A patent attorney is a specialist attorney with the qualifications to represent clients seeking patents and to carry out other procedures related to securing and protecting patents. A patent is protection that the government grants an inventor in the form of a guarantee of having the sole right to make and sell the invention for a designated period of time. We can speak of the patent attorney in terms of the steps she or he has taken to be so designated as well as in terms of the services and jobs he or she performs.
Believe it or not, how you become a patent attorney depends on your undergraduate major, so you need to think about this career path early in order to have the straightest shot to achieve your goal. The rules for applicants to take the examination, sometimes called the patent bar, are complicated and have three parts. First, you have to prove that you are a person not only of “good moral character” but also of reputation. Second, you must possess the technical qualifications necessary to serve in this capacity (that’s where your undergraduate degree may come in). Third, you have to prove your competency in the procedures involved in the patent application process.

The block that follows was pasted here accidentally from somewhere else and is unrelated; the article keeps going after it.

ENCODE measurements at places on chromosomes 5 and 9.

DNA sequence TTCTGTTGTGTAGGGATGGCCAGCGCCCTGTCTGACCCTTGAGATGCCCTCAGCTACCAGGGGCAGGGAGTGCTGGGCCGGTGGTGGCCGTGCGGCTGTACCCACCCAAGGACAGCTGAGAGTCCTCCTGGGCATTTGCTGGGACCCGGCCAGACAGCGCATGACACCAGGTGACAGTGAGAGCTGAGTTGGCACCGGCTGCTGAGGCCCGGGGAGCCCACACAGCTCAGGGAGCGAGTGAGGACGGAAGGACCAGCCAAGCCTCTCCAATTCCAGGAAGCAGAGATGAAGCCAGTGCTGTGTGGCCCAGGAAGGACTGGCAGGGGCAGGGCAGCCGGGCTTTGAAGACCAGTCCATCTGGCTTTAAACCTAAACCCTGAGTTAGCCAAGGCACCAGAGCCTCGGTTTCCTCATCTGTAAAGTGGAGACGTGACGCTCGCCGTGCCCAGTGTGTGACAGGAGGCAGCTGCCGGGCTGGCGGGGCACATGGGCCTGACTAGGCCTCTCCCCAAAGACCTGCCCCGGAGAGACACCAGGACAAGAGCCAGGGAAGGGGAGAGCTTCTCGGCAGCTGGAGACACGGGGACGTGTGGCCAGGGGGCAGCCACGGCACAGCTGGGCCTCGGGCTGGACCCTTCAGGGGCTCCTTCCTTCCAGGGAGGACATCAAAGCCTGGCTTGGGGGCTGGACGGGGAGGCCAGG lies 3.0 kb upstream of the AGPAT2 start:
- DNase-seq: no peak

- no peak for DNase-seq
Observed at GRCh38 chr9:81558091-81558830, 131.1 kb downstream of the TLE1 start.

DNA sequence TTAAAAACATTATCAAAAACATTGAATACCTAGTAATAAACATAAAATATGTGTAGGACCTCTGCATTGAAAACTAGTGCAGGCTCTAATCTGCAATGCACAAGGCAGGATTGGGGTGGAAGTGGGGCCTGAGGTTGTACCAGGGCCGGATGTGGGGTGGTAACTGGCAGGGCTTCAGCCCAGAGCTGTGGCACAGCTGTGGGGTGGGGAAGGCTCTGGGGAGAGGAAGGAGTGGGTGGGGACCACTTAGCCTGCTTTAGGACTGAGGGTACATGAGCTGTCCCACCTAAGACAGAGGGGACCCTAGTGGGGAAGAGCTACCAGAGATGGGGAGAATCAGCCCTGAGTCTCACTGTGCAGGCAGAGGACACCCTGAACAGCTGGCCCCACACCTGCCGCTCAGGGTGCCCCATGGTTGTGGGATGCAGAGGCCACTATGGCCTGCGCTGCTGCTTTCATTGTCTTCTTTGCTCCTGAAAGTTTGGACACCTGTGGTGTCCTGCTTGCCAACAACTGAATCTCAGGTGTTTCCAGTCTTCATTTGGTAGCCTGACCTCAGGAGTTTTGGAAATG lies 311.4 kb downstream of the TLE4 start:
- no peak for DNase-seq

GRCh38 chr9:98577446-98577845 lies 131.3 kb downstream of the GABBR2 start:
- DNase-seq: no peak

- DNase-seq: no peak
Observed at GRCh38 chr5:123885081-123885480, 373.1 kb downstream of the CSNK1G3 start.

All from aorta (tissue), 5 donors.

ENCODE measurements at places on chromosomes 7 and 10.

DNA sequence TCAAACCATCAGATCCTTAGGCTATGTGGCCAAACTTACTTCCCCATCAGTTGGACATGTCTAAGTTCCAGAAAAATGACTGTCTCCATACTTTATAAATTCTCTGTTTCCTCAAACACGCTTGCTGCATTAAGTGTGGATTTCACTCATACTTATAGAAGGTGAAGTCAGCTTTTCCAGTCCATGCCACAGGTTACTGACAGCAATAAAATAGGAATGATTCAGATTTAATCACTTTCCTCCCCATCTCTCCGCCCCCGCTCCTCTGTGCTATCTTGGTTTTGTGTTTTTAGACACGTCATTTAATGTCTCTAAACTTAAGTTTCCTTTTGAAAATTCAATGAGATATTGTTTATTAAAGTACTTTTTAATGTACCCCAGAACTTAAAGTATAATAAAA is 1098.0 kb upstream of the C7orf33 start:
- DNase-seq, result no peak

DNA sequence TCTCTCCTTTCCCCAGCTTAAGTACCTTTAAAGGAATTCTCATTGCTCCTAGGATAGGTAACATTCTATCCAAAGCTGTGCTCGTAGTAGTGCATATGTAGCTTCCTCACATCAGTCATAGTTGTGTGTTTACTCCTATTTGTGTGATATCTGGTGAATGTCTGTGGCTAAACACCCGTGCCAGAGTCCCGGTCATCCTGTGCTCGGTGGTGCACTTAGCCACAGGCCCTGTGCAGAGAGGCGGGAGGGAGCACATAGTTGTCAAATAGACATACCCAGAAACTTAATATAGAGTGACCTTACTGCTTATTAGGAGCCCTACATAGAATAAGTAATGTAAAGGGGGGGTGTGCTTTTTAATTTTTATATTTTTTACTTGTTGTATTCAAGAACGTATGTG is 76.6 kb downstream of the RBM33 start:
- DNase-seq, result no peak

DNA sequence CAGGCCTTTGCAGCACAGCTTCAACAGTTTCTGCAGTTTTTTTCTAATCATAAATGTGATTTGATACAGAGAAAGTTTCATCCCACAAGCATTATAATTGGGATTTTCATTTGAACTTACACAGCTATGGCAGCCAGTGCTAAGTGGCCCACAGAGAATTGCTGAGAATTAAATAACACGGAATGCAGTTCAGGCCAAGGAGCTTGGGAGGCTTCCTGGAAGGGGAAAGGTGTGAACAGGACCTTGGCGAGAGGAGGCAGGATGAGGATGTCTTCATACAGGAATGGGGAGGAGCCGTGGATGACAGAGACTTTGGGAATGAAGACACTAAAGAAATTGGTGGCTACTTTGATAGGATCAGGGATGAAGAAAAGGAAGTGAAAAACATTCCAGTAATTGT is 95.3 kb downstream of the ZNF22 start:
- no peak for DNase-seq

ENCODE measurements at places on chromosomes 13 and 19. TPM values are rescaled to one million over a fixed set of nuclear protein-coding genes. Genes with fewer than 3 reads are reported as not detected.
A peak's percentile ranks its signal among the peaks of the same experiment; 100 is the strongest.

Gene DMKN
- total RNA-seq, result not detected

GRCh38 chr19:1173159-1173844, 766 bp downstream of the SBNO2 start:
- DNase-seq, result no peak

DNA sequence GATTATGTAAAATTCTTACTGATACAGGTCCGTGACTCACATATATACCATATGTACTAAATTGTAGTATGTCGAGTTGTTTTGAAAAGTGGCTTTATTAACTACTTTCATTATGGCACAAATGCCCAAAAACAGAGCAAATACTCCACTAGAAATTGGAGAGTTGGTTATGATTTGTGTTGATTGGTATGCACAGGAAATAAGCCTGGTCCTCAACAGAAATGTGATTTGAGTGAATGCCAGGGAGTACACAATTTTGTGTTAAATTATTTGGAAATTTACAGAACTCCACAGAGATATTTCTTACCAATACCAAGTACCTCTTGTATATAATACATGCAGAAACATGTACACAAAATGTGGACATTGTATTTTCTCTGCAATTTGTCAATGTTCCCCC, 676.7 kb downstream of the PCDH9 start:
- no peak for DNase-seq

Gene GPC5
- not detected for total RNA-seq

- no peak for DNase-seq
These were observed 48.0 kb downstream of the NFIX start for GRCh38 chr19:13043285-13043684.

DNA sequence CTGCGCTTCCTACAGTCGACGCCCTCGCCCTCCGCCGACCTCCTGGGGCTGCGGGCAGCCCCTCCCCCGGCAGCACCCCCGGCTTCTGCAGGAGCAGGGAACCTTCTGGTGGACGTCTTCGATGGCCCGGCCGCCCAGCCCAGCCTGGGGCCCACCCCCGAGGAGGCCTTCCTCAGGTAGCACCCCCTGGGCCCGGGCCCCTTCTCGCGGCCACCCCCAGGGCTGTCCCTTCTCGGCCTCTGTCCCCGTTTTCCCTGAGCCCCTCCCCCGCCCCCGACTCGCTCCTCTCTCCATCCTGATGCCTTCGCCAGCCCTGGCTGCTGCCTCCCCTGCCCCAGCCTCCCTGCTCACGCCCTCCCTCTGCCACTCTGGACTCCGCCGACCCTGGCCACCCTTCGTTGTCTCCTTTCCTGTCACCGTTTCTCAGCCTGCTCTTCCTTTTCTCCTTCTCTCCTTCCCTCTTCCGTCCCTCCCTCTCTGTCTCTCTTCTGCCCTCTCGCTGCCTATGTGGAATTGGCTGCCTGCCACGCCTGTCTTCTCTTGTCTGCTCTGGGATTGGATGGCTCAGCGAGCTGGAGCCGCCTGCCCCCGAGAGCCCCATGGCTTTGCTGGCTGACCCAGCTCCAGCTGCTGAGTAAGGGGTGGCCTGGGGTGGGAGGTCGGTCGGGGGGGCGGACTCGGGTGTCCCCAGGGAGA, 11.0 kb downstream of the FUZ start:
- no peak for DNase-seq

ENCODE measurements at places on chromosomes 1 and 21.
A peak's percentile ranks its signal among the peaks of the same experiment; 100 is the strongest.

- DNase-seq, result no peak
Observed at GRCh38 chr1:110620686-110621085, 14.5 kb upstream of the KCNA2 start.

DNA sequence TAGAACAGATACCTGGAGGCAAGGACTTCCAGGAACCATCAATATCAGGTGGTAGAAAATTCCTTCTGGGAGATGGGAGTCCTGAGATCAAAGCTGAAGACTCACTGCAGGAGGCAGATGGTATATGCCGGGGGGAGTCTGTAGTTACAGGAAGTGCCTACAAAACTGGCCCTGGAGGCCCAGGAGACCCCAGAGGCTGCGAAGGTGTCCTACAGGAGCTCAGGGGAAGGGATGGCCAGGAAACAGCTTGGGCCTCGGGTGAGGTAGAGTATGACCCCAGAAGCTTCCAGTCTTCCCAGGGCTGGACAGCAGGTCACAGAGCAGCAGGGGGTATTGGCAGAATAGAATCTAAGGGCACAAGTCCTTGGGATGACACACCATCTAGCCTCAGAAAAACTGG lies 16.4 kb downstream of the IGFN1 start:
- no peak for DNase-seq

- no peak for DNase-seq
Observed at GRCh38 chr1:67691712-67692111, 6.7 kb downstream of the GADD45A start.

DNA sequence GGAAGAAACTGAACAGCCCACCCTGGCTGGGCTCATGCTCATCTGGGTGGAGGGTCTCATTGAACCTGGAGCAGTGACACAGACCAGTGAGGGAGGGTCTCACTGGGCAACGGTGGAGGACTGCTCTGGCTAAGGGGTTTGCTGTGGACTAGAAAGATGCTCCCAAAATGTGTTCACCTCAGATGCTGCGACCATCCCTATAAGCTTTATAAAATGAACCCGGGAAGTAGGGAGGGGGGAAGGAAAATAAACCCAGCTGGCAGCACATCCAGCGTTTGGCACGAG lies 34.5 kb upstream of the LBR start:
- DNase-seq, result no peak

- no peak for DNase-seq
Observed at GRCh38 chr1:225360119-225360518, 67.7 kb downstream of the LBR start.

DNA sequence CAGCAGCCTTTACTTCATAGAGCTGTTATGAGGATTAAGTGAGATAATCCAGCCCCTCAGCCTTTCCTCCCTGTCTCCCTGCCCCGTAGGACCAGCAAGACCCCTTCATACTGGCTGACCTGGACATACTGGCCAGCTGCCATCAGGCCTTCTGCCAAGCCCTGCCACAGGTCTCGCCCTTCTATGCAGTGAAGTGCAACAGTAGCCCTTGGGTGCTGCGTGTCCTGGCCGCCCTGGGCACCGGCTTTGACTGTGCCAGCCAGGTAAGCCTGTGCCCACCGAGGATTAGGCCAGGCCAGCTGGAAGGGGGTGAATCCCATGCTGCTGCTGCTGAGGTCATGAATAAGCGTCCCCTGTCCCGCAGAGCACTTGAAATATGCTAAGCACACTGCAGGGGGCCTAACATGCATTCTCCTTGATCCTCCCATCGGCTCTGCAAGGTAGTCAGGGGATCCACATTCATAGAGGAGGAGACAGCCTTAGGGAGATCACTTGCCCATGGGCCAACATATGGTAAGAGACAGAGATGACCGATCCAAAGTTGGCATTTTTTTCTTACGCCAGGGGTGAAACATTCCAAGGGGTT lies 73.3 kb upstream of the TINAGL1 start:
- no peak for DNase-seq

There are three categories of applicant for the patent bar, depending on how they meet the second qualification. Category A is for people who have received a bachelor’s degree in a field of technology that the U.S. Patent and Trademark Office (USPTO) recognizes, and they have the straightest shot. People in Category B qualify through other course work, and people in Category C qualify through practical experience. It will likely be a longer process for applicants in categories B and C. After all qualifications are certified, candidates take a computer-based examination in most cases, and the alternative examination is only offered once in each fiscal year. Reasonable accommodations are made.
A patent agent does not need a law degree and this is why you can take the “patent bar” prior to receiving a law degree or after, as you wish. Gaining a law degree involves taking the Law School Admission Test (LSAT), completing law school, and pass your state’s bar examination.
Although both patent agents and patent attorneys perform many functions related to patents in a similar way, there are areas in which patent attorneys can act but patent agents cannot. Most broadly, only a patent attorney may give legal advice and provide representation for a client in a court of law. An ethics ruling that took effect in September of 2008 that patent agents provide for a client seeking litigation an opinion about another party’s patent validity also contributes the to distinction. Patent attorneys can also advise about matters such as licensing, lawsuits concerning patent infringement either by their client or by another party on their client’s patent, and about whether the Patent Office or a court is the proper place to pursue a claim.